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Old Oct 14, 2003, 2:56 PM   #11
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NHL, I was comparing (implicitely) to the F4 Canon 17-40L. Then it is one stop. But yes, if it is already underexposed you'll need some digital darkroom work to get it out.

Did you get your 28-135 lens creep fixed? How bad is it? If I point my lens up or down, it either just floops completely in or out.

Barthold
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Old Oct 14, 2003, 3:08 PM   #12
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Quote:
Did you get your 28-135 lens creep fixed? How bad is it? If I point my lens up or down, it either just floops completely in or out.
Mine is not that bad yet (like I've said I rarely use it), but when wearing the camera on my shoulder it always extended all the way out...

One time I was using this lens on a speed boat hopping between islands, the IS just refused to work though: The 7 AF points just sequenced rapidly between themselves until I turned the IS off... It worked fine when the boat slowed down, but bouncing waves were definetly not its forte which I confirmed again on the trip back.

BTW I've just picked up an EF 85mm f/1.2 over a 55mm f/1.0, at least here I wasn't willing to pay for the .2 extra stop, even though the 55mm is a better fit for the 10D available light portrait (may be when going to a full-frame hey?) :lol: :lol: :lol:
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Old Oct 14, 2003, 7:34 PM   #13
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Graig, whatever your choice is you have indeed to consider not to waste money on a lens you regret afterwards. As a start you can go for a secondhand 50mm f1.8 lens. They are really great and generations of photographers have made their point by using only this focallength. (ok with 10D it's 1.6x50)
Most times fixed focallength lenses have the best performance.

Another option is to start with an alround holliday/party lens. Something leightweight, cheap, 28 upto telezoom whatever. It is true the Canon 28-135 IS is a great lens. I have turned in 1 month time into a total spoiled IS junky. However this lens alone weights about 500 gr, and has the typical Canon price.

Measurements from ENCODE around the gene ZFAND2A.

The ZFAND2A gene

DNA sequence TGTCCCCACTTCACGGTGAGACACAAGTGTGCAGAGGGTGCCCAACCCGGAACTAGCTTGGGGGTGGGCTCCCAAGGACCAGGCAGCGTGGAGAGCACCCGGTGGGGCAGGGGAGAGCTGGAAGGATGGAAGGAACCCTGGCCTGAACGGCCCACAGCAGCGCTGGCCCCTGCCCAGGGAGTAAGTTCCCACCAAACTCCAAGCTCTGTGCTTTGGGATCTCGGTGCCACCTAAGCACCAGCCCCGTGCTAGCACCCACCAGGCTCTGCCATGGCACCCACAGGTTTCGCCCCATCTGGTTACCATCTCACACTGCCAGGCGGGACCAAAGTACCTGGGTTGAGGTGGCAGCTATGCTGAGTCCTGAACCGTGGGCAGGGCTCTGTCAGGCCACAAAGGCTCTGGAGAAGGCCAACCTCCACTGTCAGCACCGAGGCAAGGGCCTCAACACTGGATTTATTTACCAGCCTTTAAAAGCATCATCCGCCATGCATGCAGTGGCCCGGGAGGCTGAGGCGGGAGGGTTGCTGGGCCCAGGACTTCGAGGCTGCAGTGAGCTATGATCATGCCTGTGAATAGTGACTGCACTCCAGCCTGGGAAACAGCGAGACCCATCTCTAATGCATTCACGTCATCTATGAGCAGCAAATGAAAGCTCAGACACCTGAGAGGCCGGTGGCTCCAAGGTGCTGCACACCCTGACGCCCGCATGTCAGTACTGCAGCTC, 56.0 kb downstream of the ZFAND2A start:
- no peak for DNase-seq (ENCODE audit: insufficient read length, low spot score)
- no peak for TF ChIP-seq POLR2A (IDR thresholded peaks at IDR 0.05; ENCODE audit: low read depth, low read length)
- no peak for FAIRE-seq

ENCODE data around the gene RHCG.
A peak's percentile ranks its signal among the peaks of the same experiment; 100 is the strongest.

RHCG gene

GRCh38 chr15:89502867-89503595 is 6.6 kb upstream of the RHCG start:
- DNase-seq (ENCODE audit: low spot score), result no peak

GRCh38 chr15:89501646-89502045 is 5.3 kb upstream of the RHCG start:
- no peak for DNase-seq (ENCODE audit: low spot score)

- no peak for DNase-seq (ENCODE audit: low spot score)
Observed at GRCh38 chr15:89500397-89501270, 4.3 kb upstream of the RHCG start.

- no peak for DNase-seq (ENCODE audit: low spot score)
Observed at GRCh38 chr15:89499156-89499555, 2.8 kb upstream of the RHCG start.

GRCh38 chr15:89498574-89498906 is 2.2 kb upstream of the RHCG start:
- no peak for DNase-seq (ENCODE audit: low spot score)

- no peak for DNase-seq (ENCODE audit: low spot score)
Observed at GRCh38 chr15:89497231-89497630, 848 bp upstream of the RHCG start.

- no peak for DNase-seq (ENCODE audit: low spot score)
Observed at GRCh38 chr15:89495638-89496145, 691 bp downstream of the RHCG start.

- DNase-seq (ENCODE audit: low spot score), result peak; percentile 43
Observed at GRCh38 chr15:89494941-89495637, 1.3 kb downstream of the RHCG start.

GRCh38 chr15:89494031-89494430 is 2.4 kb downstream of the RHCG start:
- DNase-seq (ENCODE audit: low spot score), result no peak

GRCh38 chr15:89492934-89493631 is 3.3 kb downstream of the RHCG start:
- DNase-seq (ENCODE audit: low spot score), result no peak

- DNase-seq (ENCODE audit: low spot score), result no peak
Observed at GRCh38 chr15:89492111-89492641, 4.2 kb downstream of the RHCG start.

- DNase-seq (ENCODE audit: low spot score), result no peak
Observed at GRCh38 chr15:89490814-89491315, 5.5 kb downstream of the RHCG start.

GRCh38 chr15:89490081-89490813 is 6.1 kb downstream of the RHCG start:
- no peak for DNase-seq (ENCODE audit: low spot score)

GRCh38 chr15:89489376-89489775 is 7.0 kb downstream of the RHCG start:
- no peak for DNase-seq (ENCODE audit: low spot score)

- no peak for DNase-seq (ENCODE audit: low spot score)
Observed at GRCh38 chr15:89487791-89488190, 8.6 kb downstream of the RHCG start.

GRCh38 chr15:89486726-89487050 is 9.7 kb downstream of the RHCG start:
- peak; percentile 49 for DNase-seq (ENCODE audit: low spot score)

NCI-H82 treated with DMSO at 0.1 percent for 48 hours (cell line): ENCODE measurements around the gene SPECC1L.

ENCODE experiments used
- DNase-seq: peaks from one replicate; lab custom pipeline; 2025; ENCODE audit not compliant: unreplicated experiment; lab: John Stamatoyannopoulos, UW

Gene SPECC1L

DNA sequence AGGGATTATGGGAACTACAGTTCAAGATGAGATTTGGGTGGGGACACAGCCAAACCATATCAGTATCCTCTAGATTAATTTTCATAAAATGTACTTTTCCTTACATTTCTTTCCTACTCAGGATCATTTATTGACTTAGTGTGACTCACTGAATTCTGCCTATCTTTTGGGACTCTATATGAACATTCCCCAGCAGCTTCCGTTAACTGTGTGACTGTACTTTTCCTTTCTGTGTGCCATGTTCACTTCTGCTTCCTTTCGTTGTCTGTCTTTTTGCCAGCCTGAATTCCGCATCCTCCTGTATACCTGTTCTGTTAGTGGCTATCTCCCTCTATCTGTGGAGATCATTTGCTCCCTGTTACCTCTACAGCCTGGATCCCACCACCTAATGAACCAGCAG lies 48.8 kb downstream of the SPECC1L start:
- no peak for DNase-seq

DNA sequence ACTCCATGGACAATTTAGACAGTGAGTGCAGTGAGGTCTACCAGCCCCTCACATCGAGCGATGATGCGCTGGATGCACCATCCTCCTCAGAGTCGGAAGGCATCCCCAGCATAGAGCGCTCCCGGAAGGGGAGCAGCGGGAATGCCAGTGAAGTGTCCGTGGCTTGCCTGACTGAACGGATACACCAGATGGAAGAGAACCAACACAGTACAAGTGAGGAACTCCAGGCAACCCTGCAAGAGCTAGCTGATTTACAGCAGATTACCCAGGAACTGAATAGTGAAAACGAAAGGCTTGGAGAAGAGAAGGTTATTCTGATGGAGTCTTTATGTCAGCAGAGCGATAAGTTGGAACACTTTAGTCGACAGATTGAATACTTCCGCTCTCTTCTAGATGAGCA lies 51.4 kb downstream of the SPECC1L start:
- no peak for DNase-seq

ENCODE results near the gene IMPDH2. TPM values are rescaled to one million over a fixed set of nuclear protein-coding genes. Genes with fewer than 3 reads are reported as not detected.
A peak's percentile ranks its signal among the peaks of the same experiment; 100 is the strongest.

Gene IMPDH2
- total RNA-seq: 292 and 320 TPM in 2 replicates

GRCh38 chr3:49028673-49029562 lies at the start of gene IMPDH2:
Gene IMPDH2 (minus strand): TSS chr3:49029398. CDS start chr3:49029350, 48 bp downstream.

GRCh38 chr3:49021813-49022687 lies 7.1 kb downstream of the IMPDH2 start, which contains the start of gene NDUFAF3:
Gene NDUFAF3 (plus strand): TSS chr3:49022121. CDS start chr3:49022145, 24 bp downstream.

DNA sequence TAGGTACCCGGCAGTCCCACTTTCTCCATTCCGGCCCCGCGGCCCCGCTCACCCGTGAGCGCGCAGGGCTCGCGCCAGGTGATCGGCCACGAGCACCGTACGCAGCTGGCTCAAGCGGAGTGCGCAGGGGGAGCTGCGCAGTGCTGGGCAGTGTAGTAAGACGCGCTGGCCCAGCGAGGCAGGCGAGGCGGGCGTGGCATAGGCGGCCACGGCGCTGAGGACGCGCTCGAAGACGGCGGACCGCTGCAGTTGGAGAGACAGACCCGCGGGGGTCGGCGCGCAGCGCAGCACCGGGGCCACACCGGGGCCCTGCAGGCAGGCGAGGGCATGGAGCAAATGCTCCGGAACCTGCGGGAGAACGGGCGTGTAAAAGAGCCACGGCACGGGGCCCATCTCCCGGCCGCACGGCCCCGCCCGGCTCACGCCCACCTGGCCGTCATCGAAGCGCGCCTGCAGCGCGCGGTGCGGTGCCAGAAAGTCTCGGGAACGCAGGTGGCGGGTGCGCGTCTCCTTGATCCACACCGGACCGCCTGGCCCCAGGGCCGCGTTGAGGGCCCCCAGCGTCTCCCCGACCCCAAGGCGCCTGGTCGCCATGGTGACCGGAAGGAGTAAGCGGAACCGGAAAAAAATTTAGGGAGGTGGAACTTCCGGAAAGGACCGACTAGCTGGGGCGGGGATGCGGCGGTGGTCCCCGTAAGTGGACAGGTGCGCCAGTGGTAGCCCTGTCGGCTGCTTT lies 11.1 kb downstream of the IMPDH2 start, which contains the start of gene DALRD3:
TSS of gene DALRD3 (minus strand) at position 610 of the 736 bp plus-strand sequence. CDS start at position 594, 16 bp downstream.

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Old Oct 14, 2003, 8:55 PM   #14
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I didn't realize my comments would keep this thread going that much.

I have the 50 f1.8. It's a cheap feeling but nice lens. I'm happy with its sharpness and it lets me get photos (without flash) that I wouldn't have gotten any other way (with my equipment.)

I have the 28-135. It isn't bad. Good weight, nice reach for indoors (with a flash) birthday shots (my Dad's 70th yesterday.) Sharp enough and I don't get the zoom creep that others mention. The only complaint is lack of lens hood (I so agree, NHL) and 28mm just isn't enough. I don't really have an eye for landscapes, but I want to try some with the leaves turning here in fall... and the 28 x 1.6 is preventing me! I hate to buy something that I won't end up using much, but I'll never be able to make an honest try with the 28-135.

To me, it's between the Canon 17-40L F4 (like barthold mentioned) or the Sigma 15-30mm f3.5-4.5 EX Aspherical DG DF. My preliminary decision is to pass on the sigma 17-35 f2.8-4.5, one too many reviews dislike it. I'd love the Canon 17-35mm f/2.8L, but it's way to expensive to justify. People seem to love it (but the 17-40 is supposed to be better near 17, but softer near 40.)

There are too many tradeoffs for the $$ that I'm not sure. Gotta read more and look for more reviews.

Eric
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Old Oct 14, 2003, 9:23 PM   #15
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Eric,

Quite a few pictures in my Utah and RMNP galleries are taken with the 17-40L, often at 17mm. www.pbase.com/barthold I really like that lens. It's not very heavy, and even although it has a 77mm front-thread, not bulky. Plus, it does come with a lens hood :-) Just count on spending another $100 on a polarizer filter (a must for landscapes).....